Why you might want to think twice about getting your wisdom teeth removed

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As far as I can remember, when I had my wisdom teeth removed in my early teens, about 15 years ago, they were not causing any problems. I wasn't in pain. They were somewhat impacted, or growing in at a bit of an angle. My parents decided to go ahead with the surgery to remove them anyway.

"There was a lot of blood," the doctors told me first thing after waking up — i.e.,  hemorrhaging. That, and the lingering effects of anesthesia, explained why, for the next several hours, I had to be rolled around in a wheelchair.

The following weeks involved a mostly liquid diet and lots of pudding. I hate pudding.


The inside of my mouth, as one friend aptly put it, resembled a "lunar landscape." And it hurt. My then-frail teenage body was not prepared to handle intensive surgery. Even as my mouth slowly began to heal, my body did not respond to the ordeal well, and I caught pneumonia. This entailed temperatures of 103 degrees and fever dreams of fighting the Nazis on Normandy beaches.

I have never been sicker in my life.

And after researching this topic further, I am now convinced that the wisdom teeth industry is probably a scam.


As of 2011, 10 million wisdom teeth get hacked out of the back of Americans' mouths a year.


For decades, the procedure was performed only when the teeth, also known as third molars, were causing real trouble, like in the case of appendectomies. After World War II, however, the ranks of dentists exploded, and with them recommendations that people get their third molars removed as a precaution. As dental care got more advanced—and the financial incentive to perform the procedures increased—wisdom teeth removal began to become as routine as getting braces.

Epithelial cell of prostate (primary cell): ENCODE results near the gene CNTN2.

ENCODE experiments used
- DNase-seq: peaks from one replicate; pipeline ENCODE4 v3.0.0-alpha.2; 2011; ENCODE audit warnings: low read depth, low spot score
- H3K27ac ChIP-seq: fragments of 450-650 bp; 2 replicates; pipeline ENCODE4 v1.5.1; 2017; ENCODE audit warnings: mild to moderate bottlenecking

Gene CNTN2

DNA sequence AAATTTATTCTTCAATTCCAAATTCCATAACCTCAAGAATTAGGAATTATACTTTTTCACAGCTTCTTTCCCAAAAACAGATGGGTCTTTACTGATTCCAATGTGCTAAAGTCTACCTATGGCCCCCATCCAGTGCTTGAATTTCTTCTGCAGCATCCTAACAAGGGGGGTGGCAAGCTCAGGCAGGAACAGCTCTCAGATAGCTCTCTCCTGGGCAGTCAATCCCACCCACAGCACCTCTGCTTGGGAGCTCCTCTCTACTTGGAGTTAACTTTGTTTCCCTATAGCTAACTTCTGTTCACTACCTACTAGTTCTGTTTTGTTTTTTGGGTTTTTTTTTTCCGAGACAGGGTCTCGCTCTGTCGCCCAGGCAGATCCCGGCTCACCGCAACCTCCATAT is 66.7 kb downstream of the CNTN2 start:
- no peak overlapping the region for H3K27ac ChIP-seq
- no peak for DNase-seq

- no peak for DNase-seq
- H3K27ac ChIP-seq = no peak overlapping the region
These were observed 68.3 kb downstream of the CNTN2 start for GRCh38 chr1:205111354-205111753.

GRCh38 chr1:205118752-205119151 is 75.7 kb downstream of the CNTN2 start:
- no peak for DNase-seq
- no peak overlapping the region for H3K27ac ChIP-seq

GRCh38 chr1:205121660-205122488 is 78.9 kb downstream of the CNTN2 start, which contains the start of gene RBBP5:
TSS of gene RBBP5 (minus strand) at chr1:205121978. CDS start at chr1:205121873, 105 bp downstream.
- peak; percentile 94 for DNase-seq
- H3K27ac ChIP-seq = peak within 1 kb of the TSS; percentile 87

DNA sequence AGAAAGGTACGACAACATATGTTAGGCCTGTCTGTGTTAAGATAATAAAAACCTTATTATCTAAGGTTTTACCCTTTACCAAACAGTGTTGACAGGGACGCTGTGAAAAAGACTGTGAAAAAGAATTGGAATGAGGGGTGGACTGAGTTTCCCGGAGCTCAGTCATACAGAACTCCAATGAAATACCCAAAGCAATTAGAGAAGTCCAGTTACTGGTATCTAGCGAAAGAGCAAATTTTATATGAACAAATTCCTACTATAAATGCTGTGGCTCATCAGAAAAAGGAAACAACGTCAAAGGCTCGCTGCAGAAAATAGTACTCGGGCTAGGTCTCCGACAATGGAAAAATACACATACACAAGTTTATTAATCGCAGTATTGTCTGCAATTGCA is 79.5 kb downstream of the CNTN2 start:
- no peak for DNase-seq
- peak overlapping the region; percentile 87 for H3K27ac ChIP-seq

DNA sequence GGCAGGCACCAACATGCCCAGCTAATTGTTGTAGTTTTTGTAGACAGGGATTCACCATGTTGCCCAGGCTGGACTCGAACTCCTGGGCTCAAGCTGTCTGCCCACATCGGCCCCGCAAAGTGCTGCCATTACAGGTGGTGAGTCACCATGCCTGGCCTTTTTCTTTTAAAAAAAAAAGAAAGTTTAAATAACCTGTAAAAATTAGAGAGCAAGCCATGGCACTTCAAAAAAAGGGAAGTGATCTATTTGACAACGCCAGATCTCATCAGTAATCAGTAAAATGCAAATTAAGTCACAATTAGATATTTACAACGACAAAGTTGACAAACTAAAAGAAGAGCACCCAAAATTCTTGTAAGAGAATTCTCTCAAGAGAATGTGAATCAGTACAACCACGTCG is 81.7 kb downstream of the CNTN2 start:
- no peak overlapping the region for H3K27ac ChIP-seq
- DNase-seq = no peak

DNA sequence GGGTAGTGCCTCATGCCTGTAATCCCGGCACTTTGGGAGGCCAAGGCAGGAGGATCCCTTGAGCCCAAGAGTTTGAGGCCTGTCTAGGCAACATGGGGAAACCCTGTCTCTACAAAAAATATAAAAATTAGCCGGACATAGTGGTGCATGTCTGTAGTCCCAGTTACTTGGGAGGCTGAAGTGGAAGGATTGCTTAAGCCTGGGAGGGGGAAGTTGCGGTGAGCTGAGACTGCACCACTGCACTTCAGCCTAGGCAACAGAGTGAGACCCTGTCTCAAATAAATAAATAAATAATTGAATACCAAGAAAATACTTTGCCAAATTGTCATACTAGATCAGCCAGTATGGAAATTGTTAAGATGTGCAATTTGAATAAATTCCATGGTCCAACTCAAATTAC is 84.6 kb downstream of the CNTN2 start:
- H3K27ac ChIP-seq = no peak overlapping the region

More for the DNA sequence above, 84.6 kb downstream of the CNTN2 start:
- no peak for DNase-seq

Today, many still undergo this procedure for legitimate reasons: ingrown or impacted wisdom teeth can lead to infections, tooth decay, and generally unpleasant levels of pain.


But a large percentage of patients choose to undergo this act of sawing, bleeding, and stitching merely as a precaution, often putting up more than $1,000 for the experience. This is not entirely surprising: America excels at ordering up unnecessary medical procedures. It's an epidemic: By one count, Americans waste $750 billion a year on unproductive care, more than our nation’s entire budget for K–12 education.

For 30 years, Dr. Jay Friedman has been on a one-man crusade to halt the tide of wisdom teeth removal, which he says is one of the most egregious examples of unnecessary medical procedures. In 2007, Friedman published a study in which he estimated that at least two-thirds of the millions of wisdom teeth extracted each year could or should have stayed in, but were instead removed out of unfounded fears of what would happen otherwise.


In Friedman's estimation, you risk more enduring complications from wisdom teeth removal surgery than just leaving the suckers in your mouth. Consider this list of potential complications from wisdom teeth removal surgery:


"It is specious to contend that less than 3 days of temporary discomfort or disability is a small price to pay to avoid the future risks of root [destruction], serious infections, and cysts," he wrote in his paper. "Also ignored is the risk of incidental injury such as broken jaws, fractured teeth, damage to the [mouth] joints, temporary and, especially, permanent paresthesia or dysesthesia (numbness and dysfunction of the lower lip and the tongue)."